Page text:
By the year 2000, it was therefore clear that climate change is not solely a consequence of carbon emissions, but also related to these more short-lived pollutants. However, the international community did not yet act against SLCPs, as climate politics were highly divisive at the time: Negotiations for the Kyoto Protocol had just concluded, but the US were refusing to ratify it on the basis that it did not impose substantive obligations on developing countries. In this context, some developing countries portrayed the new science into short-lived forcers as a ploy by the West to distract from its own historic responsibility for emissions of long-lived CO2 and temporarily blocked plans for a global assessment of the issue. The only international forum that actively kept working on SLCPs was consequently the Arctic Council, where countries of the global South had no influence, but which was also limited in the effect it could have by its regional nature. Hence, the first wave of global interest in SLCPs quickly subsided.

2. A Second Wave of SLCP Science and Governance Initiatives post-2009

It took until 2009 for the international community to give SLCP governance another chance: Climate negotiations in Copenhagen that year had failed to produce a much-anticipated new global treaty, leaving many frustrated with traditional climate policy and looking for alternatives. Mitigating SLCPs seemed a particularly attractive option since it can slow near-term warming to buy more time for global negotiations to fix the longer-term issue of CO2. In the meanwhile, the Arctic Council’s research had provided further evidence for this and its pronouncements helpfully cautioned that action against SLCPs must be a complement to wider decarbonisation efforts and not replace them, thereby counteracting the argument that they are just a distraction from CO2. Previous controversy was thus put aside in this moment and climate pollutants were back on the political agenda.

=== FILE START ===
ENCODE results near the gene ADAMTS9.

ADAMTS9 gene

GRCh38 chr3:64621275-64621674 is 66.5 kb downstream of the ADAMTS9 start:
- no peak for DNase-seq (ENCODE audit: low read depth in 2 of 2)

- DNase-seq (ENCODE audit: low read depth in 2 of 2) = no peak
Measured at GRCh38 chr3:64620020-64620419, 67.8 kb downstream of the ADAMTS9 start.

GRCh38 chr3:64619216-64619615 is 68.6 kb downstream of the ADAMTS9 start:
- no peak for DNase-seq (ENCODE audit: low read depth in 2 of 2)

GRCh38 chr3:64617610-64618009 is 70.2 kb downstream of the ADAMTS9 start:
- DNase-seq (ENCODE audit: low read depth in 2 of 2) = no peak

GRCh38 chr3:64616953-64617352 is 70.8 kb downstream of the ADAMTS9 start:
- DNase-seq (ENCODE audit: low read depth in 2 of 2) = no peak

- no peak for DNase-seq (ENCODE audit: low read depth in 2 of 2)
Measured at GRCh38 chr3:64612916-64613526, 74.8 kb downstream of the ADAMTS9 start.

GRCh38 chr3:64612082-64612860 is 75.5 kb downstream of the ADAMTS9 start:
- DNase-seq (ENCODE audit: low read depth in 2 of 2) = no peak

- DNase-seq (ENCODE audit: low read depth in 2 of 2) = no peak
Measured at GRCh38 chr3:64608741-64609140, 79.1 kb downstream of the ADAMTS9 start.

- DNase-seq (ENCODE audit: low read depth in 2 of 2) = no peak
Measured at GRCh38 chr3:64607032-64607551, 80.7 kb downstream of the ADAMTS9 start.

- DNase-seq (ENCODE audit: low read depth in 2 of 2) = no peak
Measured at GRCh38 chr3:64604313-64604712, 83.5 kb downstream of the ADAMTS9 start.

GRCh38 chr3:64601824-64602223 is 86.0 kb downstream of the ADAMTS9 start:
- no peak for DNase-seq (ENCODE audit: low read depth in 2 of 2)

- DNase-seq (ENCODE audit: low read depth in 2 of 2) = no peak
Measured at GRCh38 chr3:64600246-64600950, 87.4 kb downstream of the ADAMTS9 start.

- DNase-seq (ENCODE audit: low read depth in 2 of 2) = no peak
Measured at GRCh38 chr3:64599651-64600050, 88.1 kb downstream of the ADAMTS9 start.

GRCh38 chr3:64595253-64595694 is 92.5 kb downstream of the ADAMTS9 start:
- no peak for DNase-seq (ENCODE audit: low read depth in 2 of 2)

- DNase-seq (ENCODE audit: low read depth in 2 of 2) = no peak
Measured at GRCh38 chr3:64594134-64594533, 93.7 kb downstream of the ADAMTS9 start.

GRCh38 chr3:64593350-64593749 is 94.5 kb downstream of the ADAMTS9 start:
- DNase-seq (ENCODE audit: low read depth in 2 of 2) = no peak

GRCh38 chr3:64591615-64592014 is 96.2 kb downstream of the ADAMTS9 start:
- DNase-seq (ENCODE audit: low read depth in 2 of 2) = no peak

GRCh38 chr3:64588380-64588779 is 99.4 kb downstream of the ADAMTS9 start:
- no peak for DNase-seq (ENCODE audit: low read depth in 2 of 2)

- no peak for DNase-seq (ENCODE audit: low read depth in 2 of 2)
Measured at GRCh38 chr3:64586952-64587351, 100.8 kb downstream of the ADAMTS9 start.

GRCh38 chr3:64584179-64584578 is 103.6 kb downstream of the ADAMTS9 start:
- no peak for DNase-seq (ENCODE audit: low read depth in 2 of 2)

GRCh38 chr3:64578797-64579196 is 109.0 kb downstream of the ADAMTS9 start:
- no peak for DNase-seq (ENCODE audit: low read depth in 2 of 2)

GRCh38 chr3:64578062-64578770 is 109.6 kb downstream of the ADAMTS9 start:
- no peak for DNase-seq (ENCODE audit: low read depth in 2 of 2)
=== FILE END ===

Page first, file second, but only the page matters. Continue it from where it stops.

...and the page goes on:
Additionally, yet another SLCP was discovered to significantly impact the climate around this time: Hydrofluorocarbons (HFCs). These industrial chemicals were devised as chlorofluorocarbon-replacements that do not deplete the ozone layer and became much more widely used during the 2000s. However, while they did help to solve the problem of ozone depletion, they were also highly potent greenhouse gases, with a lifetime of just a few years, but an extremely high global warming potential. The speed at which they were adopted by industries across the world surprised many and raised the prospect that HFC-emissions may reverse any progress the world had made in mitigating climate change up to that point within just a few years. This served as another wake-up call and illustration of the devastating effects even short-lived forcers can have.